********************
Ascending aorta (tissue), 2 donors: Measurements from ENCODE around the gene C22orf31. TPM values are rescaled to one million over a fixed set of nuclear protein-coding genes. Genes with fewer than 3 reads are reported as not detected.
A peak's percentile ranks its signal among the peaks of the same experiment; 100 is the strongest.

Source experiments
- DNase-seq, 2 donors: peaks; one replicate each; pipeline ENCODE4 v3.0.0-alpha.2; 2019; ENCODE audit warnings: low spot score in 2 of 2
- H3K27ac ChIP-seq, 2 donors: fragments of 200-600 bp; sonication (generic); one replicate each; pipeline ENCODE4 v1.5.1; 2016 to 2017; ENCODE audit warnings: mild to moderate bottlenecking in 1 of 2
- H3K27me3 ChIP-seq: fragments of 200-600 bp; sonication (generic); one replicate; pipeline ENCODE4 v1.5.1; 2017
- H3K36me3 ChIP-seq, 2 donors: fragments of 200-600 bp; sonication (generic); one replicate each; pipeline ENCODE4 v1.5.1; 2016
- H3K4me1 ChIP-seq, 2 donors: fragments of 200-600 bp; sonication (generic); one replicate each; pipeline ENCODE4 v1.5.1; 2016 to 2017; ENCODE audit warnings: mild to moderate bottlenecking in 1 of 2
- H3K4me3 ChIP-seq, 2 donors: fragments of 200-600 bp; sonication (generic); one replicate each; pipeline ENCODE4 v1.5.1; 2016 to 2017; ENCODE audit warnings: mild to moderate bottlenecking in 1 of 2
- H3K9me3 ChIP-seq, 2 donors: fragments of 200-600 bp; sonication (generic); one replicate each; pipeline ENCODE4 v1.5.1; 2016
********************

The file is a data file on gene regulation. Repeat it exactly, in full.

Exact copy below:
Ascending aorta (tissue), 2 donors: Measurements from ENCODE around the gene C22orf31. TPM values are rescaled to one million over a fixed set of nuclear protein-coding genes. Genes with fewer than 3 reads are reported as not detected.
A peak's percentile ranks its signal among the peaks of the same experiment; 100 is the strongest.

Source experiments
- DNase-seq, 2 donors: peaks; one replicate each; pipeline ENCODE4 v3.0.0-alpha.2; 2019; ENCODE audit warnings: low spot score in 2 of 2
- H3K27ac ChIP-seq, 2 donors: fragments of 200-600 bp; sonication (generic); one replicate each; pipeline ENCODE4 v1.5.1; 2016 to 2017; ENCODE audit warnings: mild to moderate bottlenecking in 1 of 2
- H3K27me3 ChIP-seq: fragments of 200-600 bp; sonication (generic); one replicate; pipeline ENCODE4 v1.5.1; 2017
- H3K36me3 ChIP-seq, 2 donors: fragments of 200-600 bp; sonication (generic); one replicate each; pipeline ENCODE4 v1.5.1; 2016
- H3K4me1 ChIP-seq, 2 donors: fragments of 200-600 bp; sonication (generic); one replicate each; pipeline ENCODE4 v1.5.1; 2016 to 2017; ENCODE audit warnings: mild to moderate bottlenecking in 1 of 2
- H3K4me3 ChIP-seq, 2 donors: fragments of 200-600 bp; sonication (generic); one replicate each; pipeline ENCODE4 v1.5.1; 2016 to 2017; ENCODE audit warnings: mild to moderate bottlenecking in 1 of 2
- H3K9me3 ChIP-seq, 2 donors: fragments of 200-600 bp; sonication (generic); one replicate each; pipeline ENCODE4 v1.5.1; 2016